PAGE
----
Main | Sunday, May 02, 2010

British Petroleum Is Trying To Pay Off Gulf Fishermen Over Oil Spill

The Attorney General of Alabama has ordered British Petroleum to stop distributing settlement agreements to his state's fishermen. The contracts offer each fisherman up to $5000 up front if they agree not to sue BP over their lost livelihoods due to the oil spill.
The attorney general said he is prohibited from giving legal advice to private citizens, but added that "people need to proceed with caution and understand the ramifications before signing something like that. "They should seek appropriate counsel to make sure their rights are protected," King said. By the end of Sunday, BP aimed to sign up 500 fishing boats in Alabama, Mississippi and Florida to deploy booms. BP had distributed a contract to fishermen it was hiring that waived their right to sue BP and required confidentiality and other items, sparking protests in Louisiana and elsewhere. Darren Beaudo, a spokesman for BP, said the waiver requirement had been stripped out, and that ones already signed would not be enforced. "BP will not enforce any waivers that have been signed in connection with this activity," he wrote in an e-mail. But King said late Sunday that he was still concerned that people would lose their right to sue by accepting settlements from BP of up to $5,000, as envisioned by the claim process BP has set up. He said BP's push was particularly strong in Bayou La Batre.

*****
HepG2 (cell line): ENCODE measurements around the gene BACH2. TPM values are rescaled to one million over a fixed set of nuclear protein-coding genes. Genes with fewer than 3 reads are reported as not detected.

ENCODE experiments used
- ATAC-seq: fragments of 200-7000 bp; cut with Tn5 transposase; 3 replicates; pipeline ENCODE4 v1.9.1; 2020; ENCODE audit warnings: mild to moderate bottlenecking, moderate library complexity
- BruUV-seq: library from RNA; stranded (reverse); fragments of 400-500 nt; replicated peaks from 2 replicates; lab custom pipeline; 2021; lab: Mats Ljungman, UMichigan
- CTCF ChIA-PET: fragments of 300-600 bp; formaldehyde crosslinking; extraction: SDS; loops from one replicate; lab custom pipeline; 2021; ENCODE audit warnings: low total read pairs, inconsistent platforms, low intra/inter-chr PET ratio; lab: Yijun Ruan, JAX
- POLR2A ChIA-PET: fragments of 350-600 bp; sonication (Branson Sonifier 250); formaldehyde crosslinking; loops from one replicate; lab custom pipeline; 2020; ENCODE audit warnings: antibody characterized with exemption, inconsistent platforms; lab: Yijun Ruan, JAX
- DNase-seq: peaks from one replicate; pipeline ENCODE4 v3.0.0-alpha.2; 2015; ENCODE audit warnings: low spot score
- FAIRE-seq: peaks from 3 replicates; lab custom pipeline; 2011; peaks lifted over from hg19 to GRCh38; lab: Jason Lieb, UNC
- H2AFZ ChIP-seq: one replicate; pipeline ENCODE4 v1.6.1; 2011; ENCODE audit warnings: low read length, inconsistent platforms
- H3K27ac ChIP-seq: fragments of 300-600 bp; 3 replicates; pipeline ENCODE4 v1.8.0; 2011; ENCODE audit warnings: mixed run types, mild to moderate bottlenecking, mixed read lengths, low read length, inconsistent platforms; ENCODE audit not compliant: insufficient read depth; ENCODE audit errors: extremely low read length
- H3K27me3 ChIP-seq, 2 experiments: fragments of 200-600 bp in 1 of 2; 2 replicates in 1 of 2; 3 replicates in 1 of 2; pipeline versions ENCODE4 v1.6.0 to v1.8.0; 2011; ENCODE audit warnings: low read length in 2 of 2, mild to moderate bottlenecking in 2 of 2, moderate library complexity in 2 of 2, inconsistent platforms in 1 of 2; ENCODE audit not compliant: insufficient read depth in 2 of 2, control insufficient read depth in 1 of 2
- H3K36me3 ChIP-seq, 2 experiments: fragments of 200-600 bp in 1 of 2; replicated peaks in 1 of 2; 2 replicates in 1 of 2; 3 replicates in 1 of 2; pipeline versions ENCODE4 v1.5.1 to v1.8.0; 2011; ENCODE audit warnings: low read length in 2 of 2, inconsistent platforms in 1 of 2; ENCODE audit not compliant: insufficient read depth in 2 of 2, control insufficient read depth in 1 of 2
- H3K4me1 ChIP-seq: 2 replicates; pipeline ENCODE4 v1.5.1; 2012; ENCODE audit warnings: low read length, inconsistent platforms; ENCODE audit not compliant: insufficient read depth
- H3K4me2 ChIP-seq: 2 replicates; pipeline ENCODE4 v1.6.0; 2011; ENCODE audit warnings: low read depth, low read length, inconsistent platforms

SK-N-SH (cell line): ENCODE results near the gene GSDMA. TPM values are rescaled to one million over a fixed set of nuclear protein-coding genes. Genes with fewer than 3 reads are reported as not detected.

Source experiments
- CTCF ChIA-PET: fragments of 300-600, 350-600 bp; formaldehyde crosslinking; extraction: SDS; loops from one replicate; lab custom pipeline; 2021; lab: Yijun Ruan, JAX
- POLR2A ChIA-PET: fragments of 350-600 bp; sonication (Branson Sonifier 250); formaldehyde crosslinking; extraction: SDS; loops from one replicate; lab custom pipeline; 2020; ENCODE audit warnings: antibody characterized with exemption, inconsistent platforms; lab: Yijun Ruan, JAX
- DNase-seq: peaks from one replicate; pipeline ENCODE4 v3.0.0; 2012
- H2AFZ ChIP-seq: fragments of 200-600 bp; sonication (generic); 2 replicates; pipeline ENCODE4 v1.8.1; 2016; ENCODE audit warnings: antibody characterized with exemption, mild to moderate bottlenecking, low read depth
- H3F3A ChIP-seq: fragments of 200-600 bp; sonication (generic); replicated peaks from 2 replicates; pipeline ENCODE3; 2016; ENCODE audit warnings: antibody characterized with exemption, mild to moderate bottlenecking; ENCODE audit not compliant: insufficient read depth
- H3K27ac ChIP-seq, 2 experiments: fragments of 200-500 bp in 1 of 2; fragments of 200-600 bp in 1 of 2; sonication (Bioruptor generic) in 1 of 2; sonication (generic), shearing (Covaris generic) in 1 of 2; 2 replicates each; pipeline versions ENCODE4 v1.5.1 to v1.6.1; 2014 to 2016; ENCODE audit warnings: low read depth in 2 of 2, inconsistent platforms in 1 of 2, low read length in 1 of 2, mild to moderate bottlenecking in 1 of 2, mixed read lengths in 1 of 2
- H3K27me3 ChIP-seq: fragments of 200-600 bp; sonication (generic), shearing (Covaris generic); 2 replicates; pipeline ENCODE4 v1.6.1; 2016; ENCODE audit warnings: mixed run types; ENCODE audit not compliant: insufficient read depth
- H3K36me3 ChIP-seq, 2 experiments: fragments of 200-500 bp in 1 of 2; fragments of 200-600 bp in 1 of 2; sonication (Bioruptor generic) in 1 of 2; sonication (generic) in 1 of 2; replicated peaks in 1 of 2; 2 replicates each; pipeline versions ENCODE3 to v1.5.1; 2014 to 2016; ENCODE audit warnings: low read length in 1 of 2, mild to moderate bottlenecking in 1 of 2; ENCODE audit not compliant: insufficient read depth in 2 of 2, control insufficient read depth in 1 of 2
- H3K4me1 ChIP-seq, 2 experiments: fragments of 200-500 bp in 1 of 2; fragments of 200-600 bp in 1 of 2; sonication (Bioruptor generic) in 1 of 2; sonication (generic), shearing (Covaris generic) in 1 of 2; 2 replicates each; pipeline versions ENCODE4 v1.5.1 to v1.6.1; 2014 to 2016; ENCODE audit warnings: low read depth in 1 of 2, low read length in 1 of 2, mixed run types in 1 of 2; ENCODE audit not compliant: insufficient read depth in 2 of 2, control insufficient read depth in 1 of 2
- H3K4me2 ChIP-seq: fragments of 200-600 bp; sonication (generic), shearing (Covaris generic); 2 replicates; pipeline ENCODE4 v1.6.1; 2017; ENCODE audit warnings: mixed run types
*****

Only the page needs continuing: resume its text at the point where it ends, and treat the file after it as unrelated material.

BP's potential liability for the disaster has been estimated (at the moment) to be as high as $7B. But don't worry, even with a 45% drop in 2009 profits, last year they still walked away $14B in the black.

UPDATE: The federal government has just banned all commercial and recreational fishing along much of the Florida and Louisiana portions of the Gulf coast.
The National Oceanic and Atmospheric Administration said the closure would last for at least 10 days and was aimed at keeping seafood safe. Government scientists were taking samples from waters near the spill to determine whether there is any danger. Long tendrils of oil sheen made their way into South Pass, a major channel through the salt marshes of Louisiana's southeastern bootheel that is a breeding ground for crab, oysters, shrimp, redfish and other seafood. Venice charter boat captain Bob Kenney lamented that there was no boom in the water to corral the oil, and said BP was "pretty much over their head in the deep water." "It's like a slow version of Katrina," he added. "My kids will be talking about the effect of this when they're my age."

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